Wright says making this movie changed his life. “It’s sort of how the world should be,” he says of L’Arche. “A lot of people talk about L’Arche … as a world turned upside down. There’s a kind of inversion of the usual power structure, you know. What I want to reflect in Summer in the Forest is this incredible beauty, this extreme confidence, this sense of hope. This isn’t a place that’s upside down. It’s actually a place that really, really works.”
Summer in the Forest isn’t a Christian movie, in spite of Vanier’s (and Wright’s) faith background. Each L’Arche community chooses its own religious underpinnings, if it chooses them at all.
But as I talked to Wright, it occurred to me that there’s something deeply, and counterculturally, Christian about what Vanier has tried to do with L’Arche (and what the movie itself conveys): the idea that the foolishness of God is more profound than the wisdom of man—and that sometimes our weaknesses are more important than our strengths.
L’Arche is made for people who suffer from mental disability. Most won’t learn or interact or achieve in the ways we do. And when many of us interact with such people, we can feel both fortunate and frightened.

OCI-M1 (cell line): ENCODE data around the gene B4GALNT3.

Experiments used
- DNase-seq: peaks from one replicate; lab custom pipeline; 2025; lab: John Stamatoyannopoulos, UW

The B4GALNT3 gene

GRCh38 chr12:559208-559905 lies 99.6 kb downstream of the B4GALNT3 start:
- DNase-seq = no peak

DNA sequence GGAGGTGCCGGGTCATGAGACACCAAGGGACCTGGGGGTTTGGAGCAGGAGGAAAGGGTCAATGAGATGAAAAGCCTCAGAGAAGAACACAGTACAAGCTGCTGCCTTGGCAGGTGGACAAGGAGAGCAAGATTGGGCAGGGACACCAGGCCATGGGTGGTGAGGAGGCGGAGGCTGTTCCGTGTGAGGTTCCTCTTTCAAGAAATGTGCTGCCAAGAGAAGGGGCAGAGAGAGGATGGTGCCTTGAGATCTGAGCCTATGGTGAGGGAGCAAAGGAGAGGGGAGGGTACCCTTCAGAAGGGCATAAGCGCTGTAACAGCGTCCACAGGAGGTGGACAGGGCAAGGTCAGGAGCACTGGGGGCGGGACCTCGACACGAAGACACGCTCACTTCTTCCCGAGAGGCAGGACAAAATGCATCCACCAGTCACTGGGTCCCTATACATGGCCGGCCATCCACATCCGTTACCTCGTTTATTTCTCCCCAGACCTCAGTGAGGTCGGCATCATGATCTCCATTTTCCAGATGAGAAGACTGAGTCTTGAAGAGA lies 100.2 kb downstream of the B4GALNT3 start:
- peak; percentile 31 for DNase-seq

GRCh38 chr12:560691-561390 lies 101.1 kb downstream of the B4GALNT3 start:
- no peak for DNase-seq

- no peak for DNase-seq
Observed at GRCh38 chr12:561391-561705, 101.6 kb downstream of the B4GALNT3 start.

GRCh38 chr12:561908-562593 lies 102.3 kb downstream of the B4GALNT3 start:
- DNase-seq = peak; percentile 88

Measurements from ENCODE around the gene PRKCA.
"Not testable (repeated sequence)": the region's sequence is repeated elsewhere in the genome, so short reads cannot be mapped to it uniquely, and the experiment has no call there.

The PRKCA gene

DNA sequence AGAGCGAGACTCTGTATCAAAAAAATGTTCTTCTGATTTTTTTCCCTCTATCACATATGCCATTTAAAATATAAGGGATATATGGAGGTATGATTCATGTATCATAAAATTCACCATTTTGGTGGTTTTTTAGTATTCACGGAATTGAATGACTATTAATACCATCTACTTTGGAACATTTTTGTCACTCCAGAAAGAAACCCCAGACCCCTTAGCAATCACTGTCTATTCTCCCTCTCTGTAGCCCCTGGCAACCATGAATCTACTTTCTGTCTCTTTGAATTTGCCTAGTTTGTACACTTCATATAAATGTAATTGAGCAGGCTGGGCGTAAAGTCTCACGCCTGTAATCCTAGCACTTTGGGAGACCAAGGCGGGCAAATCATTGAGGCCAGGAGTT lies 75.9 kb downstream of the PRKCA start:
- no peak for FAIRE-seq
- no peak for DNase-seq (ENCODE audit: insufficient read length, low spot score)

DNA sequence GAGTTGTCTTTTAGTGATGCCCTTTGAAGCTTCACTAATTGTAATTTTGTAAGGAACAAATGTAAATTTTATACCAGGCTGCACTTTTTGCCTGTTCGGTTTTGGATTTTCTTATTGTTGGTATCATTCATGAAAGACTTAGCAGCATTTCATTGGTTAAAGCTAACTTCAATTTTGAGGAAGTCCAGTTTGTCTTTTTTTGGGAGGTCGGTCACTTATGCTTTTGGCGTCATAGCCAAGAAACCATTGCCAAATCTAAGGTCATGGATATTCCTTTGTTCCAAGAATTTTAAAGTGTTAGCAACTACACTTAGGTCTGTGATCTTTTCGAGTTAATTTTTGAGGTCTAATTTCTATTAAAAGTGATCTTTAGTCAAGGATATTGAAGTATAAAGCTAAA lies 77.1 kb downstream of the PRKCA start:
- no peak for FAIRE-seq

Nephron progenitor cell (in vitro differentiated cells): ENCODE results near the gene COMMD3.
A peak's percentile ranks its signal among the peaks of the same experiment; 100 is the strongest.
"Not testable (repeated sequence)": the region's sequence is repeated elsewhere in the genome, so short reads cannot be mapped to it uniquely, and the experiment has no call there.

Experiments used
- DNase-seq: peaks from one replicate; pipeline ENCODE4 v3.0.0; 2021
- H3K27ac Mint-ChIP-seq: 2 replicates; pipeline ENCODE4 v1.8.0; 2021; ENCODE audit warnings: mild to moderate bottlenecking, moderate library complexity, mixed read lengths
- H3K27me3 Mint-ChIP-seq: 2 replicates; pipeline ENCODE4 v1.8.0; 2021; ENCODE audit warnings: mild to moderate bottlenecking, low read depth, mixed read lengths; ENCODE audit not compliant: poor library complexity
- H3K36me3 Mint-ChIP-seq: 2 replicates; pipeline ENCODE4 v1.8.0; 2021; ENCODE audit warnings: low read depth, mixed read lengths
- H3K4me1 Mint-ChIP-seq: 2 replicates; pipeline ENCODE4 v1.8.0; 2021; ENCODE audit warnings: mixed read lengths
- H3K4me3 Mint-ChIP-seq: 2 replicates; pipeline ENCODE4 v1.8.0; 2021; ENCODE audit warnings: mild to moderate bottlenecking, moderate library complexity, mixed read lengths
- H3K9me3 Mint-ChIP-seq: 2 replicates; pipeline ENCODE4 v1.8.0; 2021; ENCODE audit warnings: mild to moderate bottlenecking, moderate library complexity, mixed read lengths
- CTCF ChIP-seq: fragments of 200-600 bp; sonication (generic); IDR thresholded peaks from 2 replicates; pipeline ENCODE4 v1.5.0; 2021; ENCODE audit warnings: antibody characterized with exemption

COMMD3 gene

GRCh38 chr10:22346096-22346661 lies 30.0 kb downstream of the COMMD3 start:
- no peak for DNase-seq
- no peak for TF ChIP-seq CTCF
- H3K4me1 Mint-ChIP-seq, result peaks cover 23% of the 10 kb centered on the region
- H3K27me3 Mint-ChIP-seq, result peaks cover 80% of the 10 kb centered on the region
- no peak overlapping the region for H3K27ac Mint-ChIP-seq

But I think Wright discovered what Vanier has long understood: that in the midst of that weakness, we find something beautiful, something essential … and something we’ve lost. We lose sight of how that very weakness gives us permission to acknowledge and even accept the weaknesses in us that are no less crippling, no less profound. They give us an excuse to be honest and transparent. And that honesty becomes a catalyst to love people a little better.
We live in a noisy, hyper-competitive world. It’s a world of striving and strife, a place where we, like Wright, wear masks for every occasion. And while it seems as though those masks could and should fall off when we’re at church or with our Christian friends, it’s often there where they’re more firmly secured than ever. We run from our weaknesses. We pretend to be perfect.
Striving for success definitely isn’t a bad thing: As Wright himself says, we should try to use our gifts to their upmost.
But there’s something freeing about, as he says, simply relating to people—whoever they are and wherever they are. To treat those around us not as a means to an end, but as God’s marvelous creations, even if they’re different than who we are. How engaging and embracing others with no thought of deadlines or goals or the noise of our world can feel, just a little, like home.
Maybe it’s wholly appropriate that Summer in the Forest won’t attract, most likely, a lot of attention: It refuses to shout in the midst of our culture’s entertainment cacophony. It, like the community it showcases, is a retreat for the few.
As it rolls out to a select few cities in the weeks to come, perhaps this documentary might be a retreat worth exploring. (You can check out what cities in will be screening in here.) But even if we don’t see the movie, perhaps we can keep its attitude in mind. That the “upside down” world shown in L’Arche, and the one hinted at in Scripture, can actually work pretty well.